The unlikely pilgrimage of Harold Fry

Thankfully I have finished the book and have some content for my post. Not that I did not have anything to write about . There were too many balls in the air and juggling them was getting a bit tough. I had so many thoughts to pen down but then laziness and lack of clarity held me back. 

Anyways now with the book review I intend to get my momentum  back. 

The book as the title suggests is about the journey of Harold . The synopsis states' When Harold Fry leaves home one morning to post a letter, with his wife hoovering upstairs, he has no idea rage he is about to walk from one end of the country to the other. He has no hiking boots or map, let alone a compass, waterproof or mobile phone . All he knows is he must keep walking . To save someone else's life '. 

In a nutshell it was just the kind of book I love. Of surmounting all odds and achieving.  It is the tale of the journey of an old man who has not got much to show as remarkable. It is the tale of the journey of someone who has never evoked any confidence from anyone else either. This would be his only chance to attain something . 

As he walks he gathers discouragement and doubt . But as the miles keep piling behind him, it changed to attention and even a fan following as one walks. The flashes of Harold 'a life are projected in a very interesting way. They do not have anything ground breaking but they are the stuff ordinary lives are made up of. The characters of Harold 's wife Maureen , his neighbour Rex , his don David are very well inter twined. We also catch glimpses of the personality of Queenie- the collegue Harold sets out to meet. Once he starts gathering interest is the point in the book where I started loosing interest . I wish the author had contained the characters. It could have continued in its non descript pace. Many a times less means more and the writer should have remembered that.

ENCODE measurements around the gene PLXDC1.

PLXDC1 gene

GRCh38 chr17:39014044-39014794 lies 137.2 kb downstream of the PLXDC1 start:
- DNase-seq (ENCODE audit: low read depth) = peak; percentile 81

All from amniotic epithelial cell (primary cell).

The other thing that slightly annoyed me was the reference to walking as 'putting one  step in front of the other' It sounded nice once, maybe twice but after the third time seemed repetitive and unimaginative. 

The book is not remarkable but the idea is. It is not an amazing work but worth a read. The climax is very poignant. It is worth a read for sure if you happen to bump into it, but would not ask you to go searching for it :). 

As usual some quotable quotes :-

It's the job that's never started that tales longest to finish .

It surprised Harold how fast and angry cars seemed when you are not in one .

Life was very different when you walked through it.

'You'd think walking should be the simplest thing.' she said at last. 'Just a question of putting one foot in front of the other. But it never ceases to amaze me how difficult the things that are supposed to be instinctive really are. ' She wet her lower lip with her tongue waiting for more words. 'Eating.' she said at last. 'That's another one. Some people have real difficulties with that. Talking too. Even loving. They can all be difficult. She watched her garden, not Harold. 'Sleeping', he said. 

He understood that in walking to atone for the mistakes he had made, it was also his journey to accept the strangeness of others. As a passer-by, he was in a place where everything not only the land was open. People would feel free to talk, and he was free to listen. 

In walking, he unleashes the past that he had spent twenty years seeking to avoid, and now it chattered and played through his head with a wild energy that was its own. he no longer saw distance in terms of miles. He measured it with his remembering.